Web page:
The red deer

This majestic animal, the symbol of the Rambouillet forest, is the largest member of the deer family in our region. The male is distinguished by its antlers, weighing up to 15 kilos or over 30 pounds, which it loses at the end of each winter. Its light brown summer coat becomes darker in winter.  Smaller than the stag, the hind’s coat is also of a lighter colour. The fawn can be recognised by its light brown coat with white spots.

The diet of the red deer is based essentially on plants but it also eats tree bark, acorns and dead leaves depending on the season. The males bell during the rut in early autumn, when their sexual appetite is strongest. The average life span of the red deer is 15 years. Your best chances of observing this timid animal is at dawn or dusk.

The roe deer

The roe deer are very common in the Rambouillet forest. It is easily recognized thanks to the white spot on its rump, called a “mirror”. Its reddish summer coat turns greyish brown in winter. The male’s antlers fall off at the end of autumn and then grow back. It can live for up to fifteen years.

With regards to its diet, the roe deer is quite picky, preferring the tips of plants, buds, leaves and wild fruit. Its cry is reminiscent of a dog’s bark. A solitary animal, it hides in the middle of the woods or fields and can best be observed at dawn or dusk.

Going into the forest

The Rambouillet forest is crisscrossed by 92 kilometres of foot paths (sections of short and long hiking trails) as well as by 60 kilometres of bicycle and horse riding trails. The famous GR1 (Great hiking trail 1) crosses the forest as does the new Véloscénie (the scenic bicycle path) which links Paris to Mont Saint-Michel in Brittany.

For your outings, if you are not familiar with these places, it is best to rely on an arrowed itinerary and to use a detailed map, which you can find at the Rambouillet Tourist Office.

  • To be cautious, it is advisable to inform your family or friends of your itinerary.  Remember to carry water, snacks and warm clothing in your back pack.
  • Do not enter the fragile environment of the undergrowth.
  • Do not leave garbage in the forest, take it out with you.
  • Do not pollute the water by throwing anything into the ponds and spring water sources.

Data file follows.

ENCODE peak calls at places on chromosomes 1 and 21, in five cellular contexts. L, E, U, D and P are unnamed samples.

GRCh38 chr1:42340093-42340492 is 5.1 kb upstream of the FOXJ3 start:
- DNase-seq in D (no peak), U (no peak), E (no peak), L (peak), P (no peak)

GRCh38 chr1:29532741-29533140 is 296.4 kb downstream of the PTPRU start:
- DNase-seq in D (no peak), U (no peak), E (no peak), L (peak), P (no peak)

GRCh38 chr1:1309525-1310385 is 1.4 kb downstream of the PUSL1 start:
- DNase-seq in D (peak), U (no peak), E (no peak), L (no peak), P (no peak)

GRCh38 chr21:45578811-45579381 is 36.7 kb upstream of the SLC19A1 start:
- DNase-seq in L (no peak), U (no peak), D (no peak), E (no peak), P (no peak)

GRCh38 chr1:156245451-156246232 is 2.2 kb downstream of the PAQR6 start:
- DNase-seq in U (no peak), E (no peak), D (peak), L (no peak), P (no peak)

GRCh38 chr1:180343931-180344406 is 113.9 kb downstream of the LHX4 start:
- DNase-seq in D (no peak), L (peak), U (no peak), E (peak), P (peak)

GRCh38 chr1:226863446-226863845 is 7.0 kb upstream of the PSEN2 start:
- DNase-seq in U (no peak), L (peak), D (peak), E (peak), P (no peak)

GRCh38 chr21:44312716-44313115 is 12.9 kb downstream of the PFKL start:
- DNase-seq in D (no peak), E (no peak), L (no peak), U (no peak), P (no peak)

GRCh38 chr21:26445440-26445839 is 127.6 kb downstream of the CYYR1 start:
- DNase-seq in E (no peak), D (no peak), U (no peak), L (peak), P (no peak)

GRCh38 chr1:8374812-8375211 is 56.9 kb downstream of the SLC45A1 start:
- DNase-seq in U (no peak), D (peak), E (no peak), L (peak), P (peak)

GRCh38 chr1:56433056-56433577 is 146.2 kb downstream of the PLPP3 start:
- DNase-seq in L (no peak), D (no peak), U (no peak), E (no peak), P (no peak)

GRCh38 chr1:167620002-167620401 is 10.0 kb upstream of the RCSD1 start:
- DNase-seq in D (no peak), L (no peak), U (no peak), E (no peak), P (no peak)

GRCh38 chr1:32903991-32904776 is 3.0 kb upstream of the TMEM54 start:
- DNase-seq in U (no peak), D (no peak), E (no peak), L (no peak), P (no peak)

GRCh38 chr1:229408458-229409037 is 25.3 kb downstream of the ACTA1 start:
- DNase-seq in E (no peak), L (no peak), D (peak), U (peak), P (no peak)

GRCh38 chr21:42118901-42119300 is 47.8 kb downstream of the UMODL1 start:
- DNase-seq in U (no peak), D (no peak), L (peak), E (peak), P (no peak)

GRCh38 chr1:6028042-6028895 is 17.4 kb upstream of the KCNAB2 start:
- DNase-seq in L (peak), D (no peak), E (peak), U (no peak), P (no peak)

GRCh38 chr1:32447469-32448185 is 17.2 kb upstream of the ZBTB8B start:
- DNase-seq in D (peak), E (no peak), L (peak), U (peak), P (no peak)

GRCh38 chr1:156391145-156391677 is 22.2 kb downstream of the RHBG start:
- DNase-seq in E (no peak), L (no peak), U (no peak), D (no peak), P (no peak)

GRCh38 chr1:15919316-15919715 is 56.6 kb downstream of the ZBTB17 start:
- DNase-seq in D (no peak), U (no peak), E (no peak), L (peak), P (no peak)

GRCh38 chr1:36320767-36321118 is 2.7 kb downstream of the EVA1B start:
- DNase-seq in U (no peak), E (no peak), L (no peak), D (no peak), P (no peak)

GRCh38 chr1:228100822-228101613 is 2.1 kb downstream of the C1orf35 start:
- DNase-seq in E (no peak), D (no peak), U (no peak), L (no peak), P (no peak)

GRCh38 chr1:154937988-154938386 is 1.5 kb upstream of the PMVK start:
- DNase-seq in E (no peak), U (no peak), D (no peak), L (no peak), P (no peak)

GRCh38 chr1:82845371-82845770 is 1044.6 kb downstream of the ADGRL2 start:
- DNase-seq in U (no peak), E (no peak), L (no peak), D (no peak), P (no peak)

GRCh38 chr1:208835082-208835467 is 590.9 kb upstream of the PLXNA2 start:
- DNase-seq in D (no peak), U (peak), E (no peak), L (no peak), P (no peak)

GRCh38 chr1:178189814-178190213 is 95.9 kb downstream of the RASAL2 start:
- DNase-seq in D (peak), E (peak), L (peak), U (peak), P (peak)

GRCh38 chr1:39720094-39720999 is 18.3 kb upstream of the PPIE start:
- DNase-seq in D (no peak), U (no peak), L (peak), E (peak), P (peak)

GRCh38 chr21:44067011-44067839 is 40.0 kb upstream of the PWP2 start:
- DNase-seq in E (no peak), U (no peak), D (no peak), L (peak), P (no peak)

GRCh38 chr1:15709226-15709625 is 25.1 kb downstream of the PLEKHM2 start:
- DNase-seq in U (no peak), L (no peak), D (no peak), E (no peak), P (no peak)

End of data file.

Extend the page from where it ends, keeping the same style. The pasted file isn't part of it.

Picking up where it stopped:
• If riding a bicycle, stay on the paths that are more than two and a half metres wide, keep to a reasonable speed and yield right of way to people on foot.
  • Stay away from forest work sites for they can be dangerous.
  • Do not light fires or barbecues and do not smoke.  Fire is the enemy of the forest.
  • Spring and autumn are the best picking seasons in the Rambouillet forest (lilies of the valley, daffodils, mushrooms, chestnuts…).
  • If you are tempted, keep in mind that you are allowed to pick things only for family use.  
    Gathering dead wood is strictly forbidden.
  • All forms of bivouac are forbidden in the Rambouillet forest, whether in a tent, a car or any kind of shelter. The Huttopia Camp Grounds, in the heart of the forest, are ready to welcome you.
  • For your comfort and safety, be sure to check the weather forecast before setting out.  A sudden storm or change for the worse can spoil your outing.  
  • Every year, people take young animals out of the forest thinking they have been abandoned by their mother: fawns, baby owls, young boars.  By doing so, these people have condemned the animals to death.  Nature’s well-made system has no need of human intervention to function properly.
  • Leave baby birds on the ground.  Their parents continue to feed them even if they have fallen out of the nest.
  • Stay away from fawns even if they seem to be alone.  Do not ever touch them.  The human smell will repulse their dam or mother, turning the fawn into an easy prey for predators such as wild boar, dogs and foxes.